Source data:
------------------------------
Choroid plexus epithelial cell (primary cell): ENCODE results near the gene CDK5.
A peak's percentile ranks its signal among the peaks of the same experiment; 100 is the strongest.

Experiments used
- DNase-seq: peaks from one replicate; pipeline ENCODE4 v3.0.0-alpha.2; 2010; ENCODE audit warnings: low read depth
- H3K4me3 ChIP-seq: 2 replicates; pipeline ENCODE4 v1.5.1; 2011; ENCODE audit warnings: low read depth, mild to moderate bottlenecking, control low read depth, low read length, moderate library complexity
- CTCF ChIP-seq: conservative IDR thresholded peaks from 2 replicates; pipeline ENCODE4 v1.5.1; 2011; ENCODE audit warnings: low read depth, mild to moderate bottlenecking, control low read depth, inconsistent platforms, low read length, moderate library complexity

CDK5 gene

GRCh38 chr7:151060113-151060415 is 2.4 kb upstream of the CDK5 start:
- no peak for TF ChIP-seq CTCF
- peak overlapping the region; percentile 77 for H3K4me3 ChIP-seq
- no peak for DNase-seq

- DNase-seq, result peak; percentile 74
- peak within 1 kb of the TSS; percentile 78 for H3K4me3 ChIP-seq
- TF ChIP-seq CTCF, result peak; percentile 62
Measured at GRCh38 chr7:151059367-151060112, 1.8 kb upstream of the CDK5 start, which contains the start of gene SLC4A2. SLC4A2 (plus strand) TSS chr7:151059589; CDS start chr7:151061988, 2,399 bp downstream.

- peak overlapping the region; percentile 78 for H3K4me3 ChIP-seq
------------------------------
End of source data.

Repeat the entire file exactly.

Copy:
Choroid plexus epithelial cell (primary cell): ENCODE results near the gene CDK5.
A peak's percentile ranks its signal among the peaks of the same experiment; 100 is the strongest.

Experiments used
- DNase-seq: peaks from one replicate; pipeline ENCODE4 v3.0.0-alpha.2; 2010; ENCODE audit warnings: low read depth
- H3K4me3 ChIP-seq: 2 replicates; pipeline ENCODE4 v1.5.1; 2011; ENCODE audit warnings: low read depth, mild to moderate bottlenecking, control low read depth, low read length, moderate library complexity
- CTCF ChIP-seq: conservative IDR thresholded peaks from 2 replicates; pipeline ENCODE4 v1.5.1; 2011; ENCODE audit warnings: low read depth, mild to moderate bottlenecking, control low read depth, inconsistent platforms, low read length, moderate library complexity

CDK5 gene

GRCh38 chr7:151060113-151060415 is 2.4 kb upstream of the CDK5 start:
- no peak for TF ChIP-seq CTCF
- peak overlapping the region; percentile 77 for H3K4me3 ChIP-seq
- no peak for DNase-seq

- DNase-seq, result peak; percentile 74
- peak within 1 kb of the TSS; percentile 78 for H3K4me3 ChIP-seq
- TF ChIP-seq CTCF, result peak; percentile 62
Measured at GRCh38 chr7:151059367-151060112, 1.8 kb upstream of the CDK5 start, which contains the start of gene SLC4A2. SLC4A2 (plus strand) TSS chr7:151059589; CDS start chr7:151061988, 2,399 bp downstream.

- peak overlapping the region; percentile 78 for H3K4me3 ChIP-seq